As his supporters in Tahrir Square were chanting on Sunday for the end of military rule in Egypt, the country’s president-elect, Mohamed Morsi, had glowing words for none other than the army, saying he regarded it with a “love in my heart that only God knows.”
Morsi’s remarks, during his first address to the nation after his victory was announced, were an acknowledgment of his new, changed role. He had gone from being a representative of a banned Islamist group to the leader of a nation and its public’s chief negotiator with the military generals who assumed power after the ouster of President Hosni Mubarak in February 2011.
As the first freely elected president of Egypt, Morsi has a historic opportunity, but he faces a litany of challenges that could prevent him from becoming more than just a figurehead.
He will have to spar with the generals, who, just after the election, stripped much of the power from the presidency, and he must overcome the doubts of those who chose his opponent — nearly half of the voters — and millions more who did not vote.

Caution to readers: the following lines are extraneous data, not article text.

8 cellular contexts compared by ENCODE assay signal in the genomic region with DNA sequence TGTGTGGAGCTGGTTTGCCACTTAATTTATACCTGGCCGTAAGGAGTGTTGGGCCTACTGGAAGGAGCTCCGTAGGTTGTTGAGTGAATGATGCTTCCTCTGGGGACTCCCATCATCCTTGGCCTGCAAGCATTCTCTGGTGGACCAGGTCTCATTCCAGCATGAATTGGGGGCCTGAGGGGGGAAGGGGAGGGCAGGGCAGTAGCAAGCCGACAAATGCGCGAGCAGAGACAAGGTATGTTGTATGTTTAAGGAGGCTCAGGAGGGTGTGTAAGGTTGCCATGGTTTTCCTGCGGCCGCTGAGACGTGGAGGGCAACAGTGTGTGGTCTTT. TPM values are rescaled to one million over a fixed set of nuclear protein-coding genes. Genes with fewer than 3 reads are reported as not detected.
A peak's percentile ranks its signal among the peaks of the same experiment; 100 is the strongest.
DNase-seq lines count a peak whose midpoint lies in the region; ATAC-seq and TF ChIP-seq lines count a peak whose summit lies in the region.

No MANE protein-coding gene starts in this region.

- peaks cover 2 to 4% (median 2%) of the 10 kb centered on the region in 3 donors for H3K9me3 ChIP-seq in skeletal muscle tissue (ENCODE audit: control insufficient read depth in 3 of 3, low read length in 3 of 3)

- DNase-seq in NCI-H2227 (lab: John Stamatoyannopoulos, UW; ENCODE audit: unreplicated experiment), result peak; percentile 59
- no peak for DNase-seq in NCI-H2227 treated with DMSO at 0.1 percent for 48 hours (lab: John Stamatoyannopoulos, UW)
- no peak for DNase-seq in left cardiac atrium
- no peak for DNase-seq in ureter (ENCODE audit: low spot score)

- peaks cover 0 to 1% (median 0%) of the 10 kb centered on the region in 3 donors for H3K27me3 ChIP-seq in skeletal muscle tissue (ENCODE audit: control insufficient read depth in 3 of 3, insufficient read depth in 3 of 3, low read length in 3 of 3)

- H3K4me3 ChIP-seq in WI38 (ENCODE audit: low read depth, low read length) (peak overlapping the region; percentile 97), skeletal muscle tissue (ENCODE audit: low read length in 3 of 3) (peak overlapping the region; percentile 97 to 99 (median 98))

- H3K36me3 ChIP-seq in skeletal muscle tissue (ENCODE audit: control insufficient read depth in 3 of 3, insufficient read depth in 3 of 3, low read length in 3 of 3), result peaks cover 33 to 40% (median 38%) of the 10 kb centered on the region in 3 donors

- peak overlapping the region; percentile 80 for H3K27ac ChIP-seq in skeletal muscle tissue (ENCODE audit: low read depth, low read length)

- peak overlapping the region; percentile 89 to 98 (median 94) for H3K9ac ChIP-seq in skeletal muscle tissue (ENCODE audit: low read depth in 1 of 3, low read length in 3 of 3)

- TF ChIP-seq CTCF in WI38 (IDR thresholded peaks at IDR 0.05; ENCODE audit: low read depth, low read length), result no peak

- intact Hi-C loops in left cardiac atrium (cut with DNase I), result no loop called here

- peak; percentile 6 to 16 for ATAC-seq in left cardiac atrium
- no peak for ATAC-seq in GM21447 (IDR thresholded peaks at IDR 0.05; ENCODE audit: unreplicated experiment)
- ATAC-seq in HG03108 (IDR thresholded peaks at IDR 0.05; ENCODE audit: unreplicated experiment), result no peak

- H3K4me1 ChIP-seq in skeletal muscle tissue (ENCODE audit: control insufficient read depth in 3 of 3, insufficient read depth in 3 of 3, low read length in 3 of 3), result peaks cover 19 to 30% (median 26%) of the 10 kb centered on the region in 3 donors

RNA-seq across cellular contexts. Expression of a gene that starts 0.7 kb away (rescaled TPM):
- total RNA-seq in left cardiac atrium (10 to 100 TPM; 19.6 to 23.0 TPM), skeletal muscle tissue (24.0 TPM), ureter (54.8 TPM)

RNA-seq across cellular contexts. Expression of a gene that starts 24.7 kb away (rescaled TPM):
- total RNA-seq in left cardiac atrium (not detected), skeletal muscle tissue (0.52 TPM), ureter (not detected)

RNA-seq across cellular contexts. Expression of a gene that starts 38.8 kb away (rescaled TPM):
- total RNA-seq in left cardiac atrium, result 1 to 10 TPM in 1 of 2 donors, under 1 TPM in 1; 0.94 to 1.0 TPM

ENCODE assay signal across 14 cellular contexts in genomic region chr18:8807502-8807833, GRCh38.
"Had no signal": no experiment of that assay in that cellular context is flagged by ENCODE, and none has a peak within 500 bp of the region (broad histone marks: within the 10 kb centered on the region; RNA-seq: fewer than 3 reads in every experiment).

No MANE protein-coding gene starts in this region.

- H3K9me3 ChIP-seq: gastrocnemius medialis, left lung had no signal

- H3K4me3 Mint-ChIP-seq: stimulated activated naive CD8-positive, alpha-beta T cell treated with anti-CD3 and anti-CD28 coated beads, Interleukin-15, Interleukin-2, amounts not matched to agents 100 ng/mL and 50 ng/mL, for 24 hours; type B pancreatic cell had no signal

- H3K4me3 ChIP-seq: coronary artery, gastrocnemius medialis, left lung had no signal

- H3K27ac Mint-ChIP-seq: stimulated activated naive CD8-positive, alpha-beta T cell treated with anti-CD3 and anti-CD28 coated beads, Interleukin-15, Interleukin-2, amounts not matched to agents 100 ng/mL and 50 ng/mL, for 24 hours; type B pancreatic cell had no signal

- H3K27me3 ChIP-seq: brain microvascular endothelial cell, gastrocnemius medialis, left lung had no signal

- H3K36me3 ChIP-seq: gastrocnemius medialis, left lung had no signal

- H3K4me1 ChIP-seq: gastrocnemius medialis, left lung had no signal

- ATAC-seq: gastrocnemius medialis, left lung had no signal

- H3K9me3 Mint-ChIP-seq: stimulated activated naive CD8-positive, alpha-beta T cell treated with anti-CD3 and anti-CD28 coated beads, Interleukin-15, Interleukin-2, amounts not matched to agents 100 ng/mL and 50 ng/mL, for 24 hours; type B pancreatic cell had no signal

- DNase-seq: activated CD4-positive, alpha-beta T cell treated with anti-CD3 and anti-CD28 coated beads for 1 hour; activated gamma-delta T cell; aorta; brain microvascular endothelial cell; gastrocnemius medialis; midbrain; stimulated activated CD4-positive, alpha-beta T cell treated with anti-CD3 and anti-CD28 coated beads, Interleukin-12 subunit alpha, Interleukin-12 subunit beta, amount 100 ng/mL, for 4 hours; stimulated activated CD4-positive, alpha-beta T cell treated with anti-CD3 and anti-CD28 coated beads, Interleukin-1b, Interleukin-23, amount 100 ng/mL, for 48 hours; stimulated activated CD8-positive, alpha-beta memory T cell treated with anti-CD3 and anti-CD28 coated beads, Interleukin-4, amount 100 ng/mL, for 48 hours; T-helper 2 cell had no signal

Morsi will also have to convince Egyptians that he represents more than just the narrow interests of the Muslim Brotherhood and to soothe fears among many that his true goal is to bind the notion of citizenship itself more closely to Islam.
“The challenges are very strong,” said Mohammed Habib, a former deputy chairman of the Brotherhood who has worked with Mr. Morsi. “Everyone is watching him through a microscopic lens.” Asked if Morsi had what it takes to overcome those challenges, Habib said, “No, he doesn’t.”
Morsi, 60, an engineer with a doctorate in materials science from the University of Southern California, taught engineering at another California college and at Zagazig University in the Nile Delta. A lackluster, he was chosen to run after the Muslim Brotherhood’s first choice, Khairat el-Shater, was disqualified.